The Zhisn of Doctor Zhivago

A couple of days ago I read Boris Pasternak’s Doctor Zhivago and have been trying to make up my mind about whether this book belongs in the rich canon of Russian literature. Vladimir Nabokov once called it a piece of muddled and sentimental fiction, and during parts of the book I couldn’t help but agree. Pasternak’s tone is painfully earnest throughout the novel, leaving absolutely no room for humor or irony. Zhivago’s love affair with Lara is characterised by laughingly dramatic lines of dialogue that barely hold up as plausible within the story, let alone in comparison to real life. This is a glaring flaw in a novel that strives above all to depict the harsh realities of revolution. It is likely that Pasternak meant for this discrepancy to show the separate natures of true life/love and politics, but it comes off as too disjointed.

Pasternak speaks through Zhivago, making him increasingly self righteous throughout the book, so much that by the last few chapters one gets the uncomfortable feeling of Zhivago being put forth as something of a martyr figure–a role that his questionable motives make it impossible for us to really believe he is good for.

This doesn’t mean that there are no redeeming points. Pasternak’s narrative is enticing and fluid enough to reflect the uncertainty of the revolution and civil war (although the constant coincidences by which the characters keep meeting eachother eventually cease to be very believable). His prose is at times brilliant: “Life is never a material, a substance to be molded…life is the principle of self-renewal, it is constantly renewing and remaking and changing and transfiguring itself, it is infinitely beyond your or my obtuse theories about it,” Zhivago says at one point. The entire flow of the story, with its emphasis on life in the present moment, harkens back to Heidegger’s philosophy.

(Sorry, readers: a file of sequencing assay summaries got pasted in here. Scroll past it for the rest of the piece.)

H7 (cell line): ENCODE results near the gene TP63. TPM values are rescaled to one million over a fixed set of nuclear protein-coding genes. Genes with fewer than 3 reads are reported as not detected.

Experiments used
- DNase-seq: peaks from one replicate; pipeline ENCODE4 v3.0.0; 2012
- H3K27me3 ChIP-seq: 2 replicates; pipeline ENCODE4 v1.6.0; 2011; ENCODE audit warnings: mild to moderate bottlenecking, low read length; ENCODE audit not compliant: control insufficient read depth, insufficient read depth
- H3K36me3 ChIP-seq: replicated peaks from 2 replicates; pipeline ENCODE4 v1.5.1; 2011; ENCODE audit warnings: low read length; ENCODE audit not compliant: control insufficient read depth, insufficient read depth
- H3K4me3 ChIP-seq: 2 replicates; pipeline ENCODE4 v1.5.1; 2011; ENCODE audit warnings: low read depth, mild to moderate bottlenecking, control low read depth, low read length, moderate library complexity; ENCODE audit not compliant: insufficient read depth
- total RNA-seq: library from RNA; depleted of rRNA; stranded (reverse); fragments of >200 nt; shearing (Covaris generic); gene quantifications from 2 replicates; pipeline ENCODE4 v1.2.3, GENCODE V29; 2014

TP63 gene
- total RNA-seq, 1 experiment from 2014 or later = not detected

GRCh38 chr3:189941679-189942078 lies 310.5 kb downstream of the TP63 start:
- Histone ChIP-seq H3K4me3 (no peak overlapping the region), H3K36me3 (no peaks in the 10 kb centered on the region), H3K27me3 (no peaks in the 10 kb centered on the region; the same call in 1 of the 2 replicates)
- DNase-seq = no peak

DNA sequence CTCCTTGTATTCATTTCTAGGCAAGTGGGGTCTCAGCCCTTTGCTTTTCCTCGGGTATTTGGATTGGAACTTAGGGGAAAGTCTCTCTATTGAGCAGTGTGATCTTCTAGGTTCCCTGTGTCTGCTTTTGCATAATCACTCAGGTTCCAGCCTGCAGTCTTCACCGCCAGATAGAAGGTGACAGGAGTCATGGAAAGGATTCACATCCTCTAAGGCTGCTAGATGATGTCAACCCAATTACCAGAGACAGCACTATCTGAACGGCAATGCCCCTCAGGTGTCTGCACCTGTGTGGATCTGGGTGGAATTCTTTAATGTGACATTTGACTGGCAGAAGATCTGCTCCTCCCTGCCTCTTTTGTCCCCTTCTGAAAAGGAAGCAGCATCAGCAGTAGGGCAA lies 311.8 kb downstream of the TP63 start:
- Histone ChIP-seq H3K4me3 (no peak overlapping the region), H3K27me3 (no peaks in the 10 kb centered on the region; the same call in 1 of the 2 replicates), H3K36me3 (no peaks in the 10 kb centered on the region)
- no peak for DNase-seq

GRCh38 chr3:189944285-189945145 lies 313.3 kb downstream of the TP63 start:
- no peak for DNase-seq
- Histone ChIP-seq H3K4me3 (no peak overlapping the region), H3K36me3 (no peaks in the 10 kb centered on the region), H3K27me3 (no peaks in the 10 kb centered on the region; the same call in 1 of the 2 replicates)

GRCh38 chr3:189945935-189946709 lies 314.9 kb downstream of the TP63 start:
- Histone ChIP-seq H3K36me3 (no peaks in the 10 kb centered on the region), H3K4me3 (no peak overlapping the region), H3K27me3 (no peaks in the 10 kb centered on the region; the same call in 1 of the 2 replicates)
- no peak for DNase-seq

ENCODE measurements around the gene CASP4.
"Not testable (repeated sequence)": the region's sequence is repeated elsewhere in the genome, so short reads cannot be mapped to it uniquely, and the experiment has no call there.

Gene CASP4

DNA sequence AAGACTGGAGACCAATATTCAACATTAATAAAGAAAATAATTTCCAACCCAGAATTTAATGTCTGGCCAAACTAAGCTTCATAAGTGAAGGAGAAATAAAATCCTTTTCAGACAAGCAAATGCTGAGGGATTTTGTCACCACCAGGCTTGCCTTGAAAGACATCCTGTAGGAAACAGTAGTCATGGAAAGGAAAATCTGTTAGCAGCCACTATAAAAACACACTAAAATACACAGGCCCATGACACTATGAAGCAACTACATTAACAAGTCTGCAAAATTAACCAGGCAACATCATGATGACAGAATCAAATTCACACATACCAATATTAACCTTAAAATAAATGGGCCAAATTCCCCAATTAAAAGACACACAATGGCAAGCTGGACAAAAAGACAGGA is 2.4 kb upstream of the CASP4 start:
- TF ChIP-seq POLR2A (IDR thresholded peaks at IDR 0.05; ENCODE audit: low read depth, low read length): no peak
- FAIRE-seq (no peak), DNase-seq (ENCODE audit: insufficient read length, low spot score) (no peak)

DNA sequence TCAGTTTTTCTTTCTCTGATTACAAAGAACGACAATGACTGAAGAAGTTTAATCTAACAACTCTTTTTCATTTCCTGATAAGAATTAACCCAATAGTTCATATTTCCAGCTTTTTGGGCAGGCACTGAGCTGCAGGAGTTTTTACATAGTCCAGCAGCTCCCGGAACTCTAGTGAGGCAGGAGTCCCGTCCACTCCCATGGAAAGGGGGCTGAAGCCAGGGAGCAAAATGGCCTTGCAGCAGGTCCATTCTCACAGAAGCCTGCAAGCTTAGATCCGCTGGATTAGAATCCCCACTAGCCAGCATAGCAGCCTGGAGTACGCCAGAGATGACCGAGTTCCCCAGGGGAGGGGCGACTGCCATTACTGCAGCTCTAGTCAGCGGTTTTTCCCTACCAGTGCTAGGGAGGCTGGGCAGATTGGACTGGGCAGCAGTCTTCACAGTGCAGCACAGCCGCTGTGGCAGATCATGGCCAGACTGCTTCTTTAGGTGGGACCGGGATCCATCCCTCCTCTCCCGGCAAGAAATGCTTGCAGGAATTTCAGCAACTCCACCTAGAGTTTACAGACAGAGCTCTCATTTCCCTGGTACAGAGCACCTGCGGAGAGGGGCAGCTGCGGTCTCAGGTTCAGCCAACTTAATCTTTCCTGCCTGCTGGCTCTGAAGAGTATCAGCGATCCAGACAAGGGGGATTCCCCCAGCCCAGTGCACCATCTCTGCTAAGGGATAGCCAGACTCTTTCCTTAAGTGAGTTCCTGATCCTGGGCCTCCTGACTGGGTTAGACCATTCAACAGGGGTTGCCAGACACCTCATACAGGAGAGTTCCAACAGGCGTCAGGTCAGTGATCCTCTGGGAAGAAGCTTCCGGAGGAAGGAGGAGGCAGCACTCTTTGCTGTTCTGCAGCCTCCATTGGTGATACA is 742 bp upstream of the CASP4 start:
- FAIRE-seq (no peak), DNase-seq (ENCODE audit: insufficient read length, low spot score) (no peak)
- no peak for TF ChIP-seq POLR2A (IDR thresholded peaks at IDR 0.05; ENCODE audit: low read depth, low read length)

In the end, the book is metaphysically ambitious, but certain parts of it are too unsatisfying to place Pasternak alongside the likes of Dostoevsky, Tolstoy, Turgenev, or even Chekhov. Pasternak’s best moments come when he is depicting the gritty realities of war and politics, but it is too psychologically shallow and solipsistic on the level of emotional intersubjectivity to be hailed as a Russian classic.

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